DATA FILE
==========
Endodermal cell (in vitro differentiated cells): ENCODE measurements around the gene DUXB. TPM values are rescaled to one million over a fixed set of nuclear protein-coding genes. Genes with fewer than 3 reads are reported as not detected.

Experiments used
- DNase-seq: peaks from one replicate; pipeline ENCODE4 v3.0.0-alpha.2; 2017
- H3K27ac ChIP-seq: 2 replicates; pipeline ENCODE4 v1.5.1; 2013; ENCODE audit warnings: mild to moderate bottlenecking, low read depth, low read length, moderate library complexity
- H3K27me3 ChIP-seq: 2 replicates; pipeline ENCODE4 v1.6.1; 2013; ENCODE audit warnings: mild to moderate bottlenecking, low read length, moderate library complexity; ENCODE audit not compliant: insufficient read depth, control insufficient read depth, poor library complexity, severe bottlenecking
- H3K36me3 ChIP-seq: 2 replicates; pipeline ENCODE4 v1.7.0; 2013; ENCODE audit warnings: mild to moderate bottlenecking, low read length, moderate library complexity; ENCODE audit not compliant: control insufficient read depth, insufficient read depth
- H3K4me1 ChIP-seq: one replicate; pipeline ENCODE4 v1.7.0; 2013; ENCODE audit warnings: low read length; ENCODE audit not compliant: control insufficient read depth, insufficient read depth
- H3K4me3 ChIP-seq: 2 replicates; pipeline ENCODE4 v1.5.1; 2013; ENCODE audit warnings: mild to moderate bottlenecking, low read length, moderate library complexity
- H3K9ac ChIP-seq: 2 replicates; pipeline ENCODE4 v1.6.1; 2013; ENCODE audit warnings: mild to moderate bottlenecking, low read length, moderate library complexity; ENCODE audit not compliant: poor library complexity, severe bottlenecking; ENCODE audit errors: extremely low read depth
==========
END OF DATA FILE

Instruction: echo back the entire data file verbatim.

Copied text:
Endodermal cell (in vitro differentiated cells): ENCODE measurements around the gene DUXB. TPM values are rescaled to one million over a fixed set of nuclear protein-coding genes. Genes with fewer than 3 reads are reported as not detected.

Experiments used
- DNase-seq: peaks from one replicate; pipeline ENCODE4 v3.0.0-alpha.2; 2017
- H3K27ac ChIP-seq: 2 replicates; pipeline ENCODE4 v1.5.1; 2013; ENCODE audit warnings: mild to moderate bottlenecking, low read depth, low read length, moderate library complexity
- H3K27me3 ChIP-seq: 2 replicates; pipeline ENCODE4 v1.6.1; 2013; ENCODE audit warnings: mild to moderate bottlenecking, low read length, moderate library complexity; ENCODE audit not compliant: insufficient read depth, control insufficient read depth, poor library complexity, severe bottlenecking
- H3K36me3 ChIP-seq: 2 replicates; pipeline ENCODE4 v1.7.0; 2013; ENCODE audit warnings: mild to moderate bottlenecking, low read length, moderate library complexity; ENCODE audit not compliant: control insufficient read depth, insufficient read depth
- H3K4me1 ChIP-seq: one replicate; pipeline ENCODE4 v1.7.0; 2013; ENCODE audit warnings: low read length; ENCODE audit not compliant: control insufficient read depth, insufficient read depth
- H3K4me3 ChIP-seq: 2 replicates; pipeline ENCODE4 v1.5.1; 2013; ENCODE audit warnings: mild to moderate bottlenecking, low read length, moderate library complexity
- H3K9ac ChIP-seq: 2 replicates; pipeline ENCODE4 v1.6.1; 2013; ENCODE audit warnings: mild to moderate bottlenecking, low read length, moderate library complexity; ENCODE audit not compliant: poor library complexity, severe bottlenecking; ENCODE audit errors: extremely low read depth